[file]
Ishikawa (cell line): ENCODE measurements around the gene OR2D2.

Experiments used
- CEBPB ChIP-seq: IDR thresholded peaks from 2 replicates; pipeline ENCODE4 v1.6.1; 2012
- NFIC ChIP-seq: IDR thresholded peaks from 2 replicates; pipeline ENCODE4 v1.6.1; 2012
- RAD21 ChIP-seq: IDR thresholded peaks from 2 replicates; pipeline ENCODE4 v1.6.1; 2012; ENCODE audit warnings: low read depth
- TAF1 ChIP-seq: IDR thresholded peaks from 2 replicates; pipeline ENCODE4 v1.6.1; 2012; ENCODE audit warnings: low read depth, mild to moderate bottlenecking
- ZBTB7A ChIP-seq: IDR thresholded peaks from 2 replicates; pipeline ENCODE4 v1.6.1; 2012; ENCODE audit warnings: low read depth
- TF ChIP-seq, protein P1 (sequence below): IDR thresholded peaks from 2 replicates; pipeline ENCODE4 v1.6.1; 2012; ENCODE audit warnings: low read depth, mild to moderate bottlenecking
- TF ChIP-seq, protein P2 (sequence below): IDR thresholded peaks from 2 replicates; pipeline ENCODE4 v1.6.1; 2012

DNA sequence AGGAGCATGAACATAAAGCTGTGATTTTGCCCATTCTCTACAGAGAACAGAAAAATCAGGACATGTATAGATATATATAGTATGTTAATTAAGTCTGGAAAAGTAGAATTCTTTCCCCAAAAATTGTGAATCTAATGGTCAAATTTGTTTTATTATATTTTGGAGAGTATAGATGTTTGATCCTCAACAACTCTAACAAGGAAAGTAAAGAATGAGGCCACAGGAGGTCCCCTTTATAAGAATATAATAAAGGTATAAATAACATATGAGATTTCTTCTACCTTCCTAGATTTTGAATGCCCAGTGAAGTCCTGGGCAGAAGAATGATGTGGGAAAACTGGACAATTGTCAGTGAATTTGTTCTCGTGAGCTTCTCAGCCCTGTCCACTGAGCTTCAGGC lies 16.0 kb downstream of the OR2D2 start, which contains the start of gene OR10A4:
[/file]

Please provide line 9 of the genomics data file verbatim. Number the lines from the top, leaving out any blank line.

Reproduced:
- TF ChIP-seq, protein P2 (sequence below): IDR thresholded peaks from 2 replicates; pipeline ENCODE4 v1.6.1; 2012